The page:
Today, the season is fall, which means the next season is winter. Don't you love it when I tell you something you already know? Just call me your friendly-neighborhood repeater. Tune in next time when I repeat where babies come from. Kidding. Or not.
Fall is a crucial season for it's a season of preparation. Our fore-fathers (and mothers, don't forget the mothers) spent most of their autumns repeating the joy of a labor-intensive summer by harvesting hay, preserving produce, and collecting a cache of their hard-earned crops. Fall is the season for safeguarding. It is the time our fore-fathers (and mothers, don't forget the mothers) governed their resources in an attempt to protect and steward their families from the harsh realities of winter. Hoarding supplies and securing a shelter -- to trump whatever card Mr. Winter might deal -- wasn't a matter of comfort, it was necessary element of survival. Our fore-fathers (and mothers, don't forget the mothers) repeated this routine, year after grueling year.
Being as we new-age fathers (and mothers, don't forget the mothers) no longer need burden ourselves with the petty processing of the harvest and preservation (thanks to Wal-Mart et al.), we must find other Herculean, life-saving tasks to fill that vast amount of free time we have in the fall. My little family is no exception to this ritualistic repeating of fall fossorials. We must supply, secure and steward our family from the harsh realities of winter. We must plan, arrange, and govern our resources.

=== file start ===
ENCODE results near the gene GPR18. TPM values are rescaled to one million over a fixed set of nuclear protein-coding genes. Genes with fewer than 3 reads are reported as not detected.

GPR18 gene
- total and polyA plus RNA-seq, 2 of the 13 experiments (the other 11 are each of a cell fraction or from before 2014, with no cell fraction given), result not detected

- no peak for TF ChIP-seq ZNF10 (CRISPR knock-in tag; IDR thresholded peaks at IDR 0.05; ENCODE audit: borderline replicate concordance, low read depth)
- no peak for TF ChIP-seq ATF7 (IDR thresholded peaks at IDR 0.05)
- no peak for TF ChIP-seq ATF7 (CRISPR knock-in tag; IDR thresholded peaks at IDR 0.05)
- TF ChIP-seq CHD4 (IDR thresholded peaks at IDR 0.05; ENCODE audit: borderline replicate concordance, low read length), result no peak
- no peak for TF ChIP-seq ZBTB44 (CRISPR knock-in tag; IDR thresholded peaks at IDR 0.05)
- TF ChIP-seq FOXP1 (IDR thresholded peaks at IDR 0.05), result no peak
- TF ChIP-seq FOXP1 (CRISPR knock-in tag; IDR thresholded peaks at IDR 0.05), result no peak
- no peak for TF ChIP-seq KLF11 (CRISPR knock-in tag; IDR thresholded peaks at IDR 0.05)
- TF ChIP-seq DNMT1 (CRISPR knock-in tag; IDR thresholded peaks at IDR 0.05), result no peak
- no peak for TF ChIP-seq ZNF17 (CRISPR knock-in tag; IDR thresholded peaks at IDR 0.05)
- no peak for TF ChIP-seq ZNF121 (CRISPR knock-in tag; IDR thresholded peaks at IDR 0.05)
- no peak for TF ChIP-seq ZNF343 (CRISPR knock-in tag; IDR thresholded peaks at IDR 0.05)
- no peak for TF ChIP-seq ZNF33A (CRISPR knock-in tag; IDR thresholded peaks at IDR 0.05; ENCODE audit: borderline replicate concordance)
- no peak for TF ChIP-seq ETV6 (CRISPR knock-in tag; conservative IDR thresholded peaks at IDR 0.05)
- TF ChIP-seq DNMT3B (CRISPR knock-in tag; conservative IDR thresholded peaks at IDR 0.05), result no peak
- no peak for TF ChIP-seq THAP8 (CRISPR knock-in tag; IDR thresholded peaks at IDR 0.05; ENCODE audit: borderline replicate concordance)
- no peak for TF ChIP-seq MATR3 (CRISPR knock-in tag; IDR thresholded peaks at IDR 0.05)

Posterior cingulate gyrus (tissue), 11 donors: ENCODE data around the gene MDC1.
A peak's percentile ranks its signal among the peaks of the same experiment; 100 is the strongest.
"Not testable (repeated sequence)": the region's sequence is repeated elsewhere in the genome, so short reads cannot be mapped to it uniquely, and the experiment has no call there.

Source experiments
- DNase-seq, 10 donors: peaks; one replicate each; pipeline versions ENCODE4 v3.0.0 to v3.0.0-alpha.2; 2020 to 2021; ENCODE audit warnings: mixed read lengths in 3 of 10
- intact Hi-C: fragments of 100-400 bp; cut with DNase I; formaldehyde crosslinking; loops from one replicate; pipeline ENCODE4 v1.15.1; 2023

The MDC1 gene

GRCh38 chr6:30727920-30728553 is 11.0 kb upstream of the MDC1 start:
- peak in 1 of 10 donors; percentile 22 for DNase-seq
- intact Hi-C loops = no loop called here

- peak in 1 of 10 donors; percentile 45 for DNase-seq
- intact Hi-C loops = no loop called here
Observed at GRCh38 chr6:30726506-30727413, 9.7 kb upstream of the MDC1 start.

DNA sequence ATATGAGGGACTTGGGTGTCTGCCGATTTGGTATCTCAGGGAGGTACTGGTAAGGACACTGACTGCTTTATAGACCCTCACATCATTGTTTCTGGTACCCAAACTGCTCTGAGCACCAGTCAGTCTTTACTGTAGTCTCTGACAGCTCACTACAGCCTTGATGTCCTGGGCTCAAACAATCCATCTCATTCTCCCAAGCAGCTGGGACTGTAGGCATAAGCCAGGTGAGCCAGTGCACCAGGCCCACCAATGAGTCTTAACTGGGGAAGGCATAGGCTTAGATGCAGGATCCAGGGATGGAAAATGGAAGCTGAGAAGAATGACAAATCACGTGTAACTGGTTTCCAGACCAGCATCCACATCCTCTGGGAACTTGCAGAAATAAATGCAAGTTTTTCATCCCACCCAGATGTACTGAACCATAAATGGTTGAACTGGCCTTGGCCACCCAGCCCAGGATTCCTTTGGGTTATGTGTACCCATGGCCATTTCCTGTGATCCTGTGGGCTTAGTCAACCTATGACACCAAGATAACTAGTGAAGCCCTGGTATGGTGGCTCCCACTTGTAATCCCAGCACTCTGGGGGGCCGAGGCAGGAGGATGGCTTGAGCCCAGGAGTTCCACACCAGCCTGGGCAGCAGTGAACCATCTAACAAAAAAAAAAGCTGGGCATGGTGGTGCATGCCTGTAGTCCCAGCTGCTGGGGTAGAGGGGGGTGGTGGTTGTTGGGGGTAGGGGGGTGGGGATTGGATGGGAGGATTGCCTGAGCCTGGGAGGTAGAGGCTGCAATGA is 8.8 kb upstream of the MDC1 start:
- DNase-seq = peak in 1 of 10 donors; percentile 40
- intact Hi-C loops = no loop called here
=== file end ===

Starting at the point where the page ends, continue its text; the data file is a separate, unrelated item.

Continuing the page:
Nowadays, our winters are synonymous with recreating in a fashion whereby we attach ourselves to boards and slide down mountains. Repeatedly. Most people refer to this form of recreation as skiing (maybe you've heard of it?) This winter ski tradition is in my family's 11th repeating season and my Herculean life-saving fall is spent preparing for it.
At first glance, you might think my little existence is a trite one, what with comparing the winter months of the early 1800s to our season of skiing. However, that thing called Seasonal Affect Disorder (SAD) is a real situation, one that can be cured rather nicely by a season of sliding down a mountain with boards attached. Repeatedly.